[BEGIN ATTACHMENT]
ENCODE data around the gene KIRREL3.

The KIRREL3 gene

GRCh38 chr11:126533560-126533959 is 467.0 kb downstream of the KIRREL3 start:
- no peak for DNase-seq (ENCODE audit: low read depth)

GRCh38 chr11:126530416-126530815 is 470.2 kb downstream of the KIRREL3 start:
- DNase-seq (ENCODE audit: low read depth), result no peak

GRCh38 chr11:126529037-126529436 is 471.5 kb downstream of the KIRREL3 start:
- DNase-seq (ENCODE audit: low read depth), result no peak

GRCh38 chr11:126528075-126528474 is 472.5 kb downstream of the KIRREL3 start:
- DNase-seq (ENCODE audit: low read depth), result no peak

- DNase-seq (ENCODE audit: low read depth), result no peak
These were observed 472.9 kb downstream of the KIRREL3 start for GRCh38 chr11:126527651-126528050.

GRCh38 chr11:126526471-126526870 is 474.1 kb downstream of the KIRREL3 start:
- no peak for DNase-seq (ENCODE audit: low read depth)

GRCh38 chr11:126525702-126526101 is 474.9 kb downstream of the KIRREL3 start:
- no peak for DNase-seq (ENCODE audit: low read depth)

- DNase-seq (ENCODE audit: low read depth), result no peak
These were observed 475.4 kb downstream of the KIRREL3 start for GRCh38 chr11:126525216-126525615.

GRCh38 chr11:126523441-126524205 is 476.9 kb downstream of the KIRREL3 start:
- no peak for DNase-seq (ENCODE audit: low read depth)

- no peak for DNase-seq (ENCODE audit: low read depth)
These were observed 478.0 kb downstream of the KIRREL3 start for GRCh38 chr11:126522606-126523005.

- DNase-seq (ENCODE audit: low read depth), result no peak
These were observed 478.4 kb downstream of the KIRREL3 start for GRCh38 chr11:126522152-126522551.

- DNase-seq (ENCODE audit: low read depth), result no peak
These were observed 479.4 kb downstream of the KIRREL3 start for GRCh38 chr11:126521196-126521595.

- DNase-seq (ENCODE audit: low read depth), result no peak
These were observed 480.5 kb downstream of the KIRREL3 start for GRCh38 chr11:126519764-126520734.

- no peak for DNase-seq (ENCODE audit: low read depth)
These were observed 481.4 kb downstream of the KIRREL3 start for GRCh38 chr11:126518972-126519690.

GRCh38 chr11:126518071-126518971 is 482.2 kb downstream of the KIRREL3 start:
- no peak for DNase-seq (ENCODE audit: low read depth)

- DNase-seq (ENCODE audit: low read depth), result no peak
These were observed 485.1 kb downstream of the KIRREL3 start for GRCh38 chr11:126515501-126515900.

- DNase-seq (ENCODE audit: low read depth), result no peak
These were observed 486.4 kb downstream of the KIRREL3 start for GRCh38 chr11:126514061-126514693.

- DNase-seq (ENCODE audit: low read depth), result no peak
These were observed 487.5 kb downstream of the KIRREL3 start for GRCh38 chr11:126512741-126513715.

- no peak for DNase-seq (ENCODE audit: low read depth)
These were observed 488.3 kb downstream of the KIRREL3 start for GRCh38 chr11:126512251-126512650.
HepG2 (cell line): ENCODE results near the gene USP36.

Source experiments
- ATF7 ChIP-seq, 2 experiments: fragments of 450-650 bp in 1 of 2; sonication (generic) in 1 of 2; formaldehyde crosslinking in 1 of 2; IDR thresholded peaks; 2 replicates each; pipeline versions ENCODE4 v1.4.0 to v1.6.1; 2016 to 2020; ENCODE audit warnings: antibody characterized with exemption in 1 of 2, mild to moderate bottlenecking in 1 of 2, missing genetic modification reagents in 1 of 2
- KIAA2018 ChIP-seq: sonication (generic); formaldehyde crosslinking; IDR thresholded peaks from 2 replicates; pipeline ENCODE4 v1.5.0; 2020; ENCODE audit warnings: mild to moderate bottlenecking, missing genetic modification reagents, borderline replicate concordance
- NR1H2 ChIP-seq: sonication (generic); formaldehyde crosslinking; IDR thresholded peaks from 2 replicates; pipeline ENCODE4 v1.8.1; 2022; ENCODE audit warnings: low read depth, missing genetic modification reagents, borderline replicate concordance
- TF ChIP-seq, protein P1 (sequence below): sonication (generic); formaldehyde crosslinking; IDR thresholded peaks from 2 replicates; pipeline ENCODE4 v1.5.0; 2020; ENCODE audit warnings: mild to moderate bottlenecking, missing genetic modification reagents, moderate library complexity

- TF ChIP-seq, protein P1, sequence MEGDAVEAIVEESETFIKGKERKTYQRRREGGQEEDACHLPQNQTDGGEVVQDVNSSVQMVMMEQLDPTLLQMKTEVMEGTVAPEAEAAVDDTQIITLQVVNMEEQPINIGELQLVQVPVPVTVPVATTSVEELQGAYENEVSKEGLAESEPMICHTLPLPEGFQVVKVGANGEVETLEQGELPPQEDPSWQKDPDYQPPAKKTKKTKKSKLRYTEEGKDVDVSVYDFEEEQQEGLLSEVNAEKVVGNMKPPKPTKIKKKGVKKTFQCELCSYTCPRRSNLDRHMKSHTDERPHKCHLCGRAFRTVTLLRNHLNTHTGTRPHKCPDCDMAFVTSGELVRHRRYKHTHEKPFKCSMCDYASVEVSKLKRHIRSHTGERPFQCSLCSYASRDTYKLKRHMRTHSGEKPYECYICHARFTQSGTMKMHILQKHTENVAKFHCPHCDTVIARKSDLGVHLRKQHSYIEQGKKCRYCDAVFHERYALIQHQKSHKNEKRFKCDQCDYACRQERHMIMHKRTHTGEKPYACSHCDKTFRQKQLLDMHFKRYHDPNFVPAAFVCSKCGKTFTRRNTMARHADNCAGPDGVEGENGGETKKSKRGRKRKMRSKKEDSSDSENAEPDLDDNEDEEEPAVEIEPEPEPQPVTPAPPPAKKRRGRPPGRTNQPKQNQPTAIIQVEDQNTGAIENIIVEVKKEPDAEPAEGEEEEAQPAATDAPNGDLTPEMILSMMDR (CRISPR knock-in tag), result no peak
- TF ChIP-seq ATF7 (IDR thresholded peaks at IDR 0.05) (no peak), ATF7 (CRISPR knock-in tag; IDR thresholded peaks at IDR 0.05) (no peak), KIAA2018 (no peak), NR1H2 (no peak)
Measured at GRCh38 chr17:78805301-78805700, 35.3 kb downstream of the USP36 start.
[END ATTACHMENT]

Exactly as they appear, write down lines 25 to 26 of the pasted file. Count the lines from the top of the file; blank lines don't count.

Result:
- DNase-seq (ENCODE audit: low read depth), result no peak
These were observed 479.4 kb downstream of the KIRREL3 start for GRCh38 chr11:126521196-126521595.